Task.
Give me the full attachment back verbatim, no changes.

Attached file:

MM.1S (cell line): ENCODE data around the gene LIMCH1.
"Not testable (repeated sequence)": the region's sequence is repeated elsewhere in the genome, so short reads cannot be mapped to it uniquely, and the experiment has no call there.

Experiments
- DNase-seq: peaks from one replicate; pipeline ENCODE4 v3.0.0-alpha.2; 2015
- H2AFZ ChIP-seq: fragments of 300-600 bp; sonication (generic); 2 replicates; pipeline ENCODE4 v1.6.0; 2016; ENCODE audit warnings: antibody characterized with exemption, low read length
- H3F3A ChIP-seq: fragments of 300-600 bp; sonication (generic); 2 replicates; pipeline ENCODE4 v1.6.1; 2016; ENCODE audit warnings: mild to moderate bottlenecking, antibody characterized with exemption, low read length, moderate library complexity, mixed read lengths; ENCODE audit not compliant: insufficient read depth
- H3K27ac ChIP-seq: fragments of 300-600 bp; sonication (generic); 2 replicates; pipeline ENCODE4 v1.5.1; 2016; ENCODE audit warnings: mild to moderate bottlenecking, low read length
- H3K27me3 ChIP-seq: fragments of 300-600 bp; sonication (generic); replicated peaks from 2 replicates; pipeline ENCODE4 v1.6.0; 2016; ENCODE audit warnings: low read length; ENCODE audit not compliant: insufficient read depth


MM.1S (cell line): ENCODE data around the gene LIMCH1.
"Not testable (repeated sequence)": the region's sequence is repeated elsewhere in the genome, so short reads cannot be mapped to it uniquely, and the experiment has no call there.

Experiments
- DNase-seq: peaks from one replicate; pipeline ENCODE4 v3.0.0-alpha.2; 2015
- H2AFZ ChIP-seq: fragments of 300-600 bp; sonication (generic); 2 replicates; pipeline ENCODE4 v1.6.0; 2016; ENCODE audit warnings: antibody characterized with exemption, low read length
- H3F3A ChIP-seq: fragments of 300-600 bp; sonication (generic); 2 replicates; pipeline ENCODE4 v1.6.1; 2016; ENCODE audit warnings: mild to moderate bottlenecking, antibody characterized with exemption, low read length, moderate library complexity, mixed read lengths; ENCODE audit not compliant: insufficient read depth
- H3K27ac ChIP-seq: fragments of 300-600 bp; sonication (generic); 2 replicates; pipeline ENCODE4 v1.5.1; 2016; ENCODE audit warnings: mild to moderate bottlenecking, low read length
- H3K27me3 ChIP-seq: fragments of 300-600 bp; sonication (generic); replicated peaks from 2 replicates; pipeline ENCODE4 v1.6.0; 2016; ENCODE audit warnings: low read length; ENCODE audit not compliant: insufficient read depth